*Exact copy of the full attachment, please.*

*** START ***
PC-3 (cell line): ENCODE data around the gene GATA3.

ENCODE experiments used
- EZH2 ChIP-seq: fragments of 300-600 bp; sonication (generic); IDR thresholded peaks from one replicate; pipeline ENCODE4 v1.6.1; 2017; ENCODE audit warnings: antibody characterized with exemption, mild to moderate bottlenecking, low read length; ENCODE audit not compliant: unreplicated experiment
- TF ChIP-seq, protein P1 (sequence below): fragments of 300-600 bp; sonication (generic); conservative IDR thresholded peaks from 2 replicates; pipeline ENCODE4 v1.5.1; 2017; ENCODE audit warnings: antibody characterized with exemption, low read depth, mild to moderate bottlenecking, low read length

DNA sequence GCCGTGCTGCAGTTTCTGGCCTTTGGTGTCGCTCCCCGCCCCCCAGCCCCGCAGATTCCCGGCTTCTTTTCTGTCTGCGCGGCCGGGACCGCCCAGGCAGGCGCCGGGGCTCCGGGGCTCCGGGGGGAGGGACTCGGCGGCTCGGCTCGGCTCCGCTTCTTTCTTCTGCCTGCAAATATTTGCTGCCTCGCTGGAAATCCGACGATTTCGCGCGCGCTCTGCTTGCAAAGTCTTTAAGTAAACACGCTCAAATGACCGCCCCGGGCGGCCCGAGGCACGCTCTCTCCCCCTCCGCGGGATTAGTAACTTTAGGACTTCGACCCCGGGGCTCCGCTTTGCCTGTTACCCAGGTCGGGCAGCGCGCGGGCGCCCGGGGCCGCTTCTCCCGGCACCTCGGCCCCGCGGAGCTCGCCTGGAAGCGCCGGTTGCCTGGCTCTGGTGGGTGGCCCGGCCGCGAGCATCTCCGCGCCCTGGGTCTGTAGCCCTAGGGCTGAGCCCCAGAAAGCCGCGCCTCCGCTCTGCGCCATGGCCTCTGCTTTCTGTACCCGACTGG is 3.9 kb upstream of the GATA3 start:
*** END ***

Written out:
PC-3 (cell line): ENCODE data around the gene GATA3.

ENCODE experiments used
- EZH2 ChIP-seq: fragments of 300-600 bp; sonication (generic); IDR thresholded peaks from one replicate; pipeline ENCODE4 v1.6.1; 2017; ENCODE audit warnings: antibody characterized with exemption, mild to moderate bottlenecking, low read length; ENCODE audit not compliant: unreplicated experiment
- TF ChIP-seq, protein P1 (sequence below): fragments of 300-600 bp; sonication (generic); conservative IDR thresholded peaks from 2 replicates; pipeline ENCODE4 v1.5.1; 2017; ENCODE audit warnings: antibody characterized with exemption, low read depth, mild to moderate bottlenecking, low read length

DNA sequence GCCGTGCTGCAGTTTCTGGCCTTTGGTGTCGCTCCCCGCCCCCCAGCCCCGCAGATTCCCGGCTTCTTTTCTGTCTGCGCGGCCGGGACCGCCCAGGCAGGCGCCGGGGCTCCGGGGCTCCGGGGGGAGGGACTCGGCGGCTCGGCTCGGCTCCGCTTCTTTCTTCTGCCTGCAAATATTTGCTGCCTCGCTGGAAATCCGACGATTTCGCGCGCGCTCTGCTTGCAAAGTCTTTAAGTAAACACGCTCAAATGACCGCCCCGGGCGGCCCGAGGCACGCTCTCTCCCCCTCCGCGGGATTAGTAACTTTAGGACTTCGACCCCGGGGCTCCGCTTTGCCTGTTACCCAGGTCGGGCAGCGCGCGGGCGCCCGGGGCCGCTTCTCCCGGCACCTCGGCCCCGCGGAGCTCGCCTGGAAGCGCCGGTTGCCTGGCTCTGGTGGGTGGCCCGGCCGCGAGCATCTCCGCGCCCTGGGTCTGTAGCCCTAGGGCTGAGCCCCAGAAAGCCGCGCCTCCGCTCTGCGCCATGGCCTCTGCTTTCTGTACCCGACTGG is 3.9 kb upstream of the GATA3 start: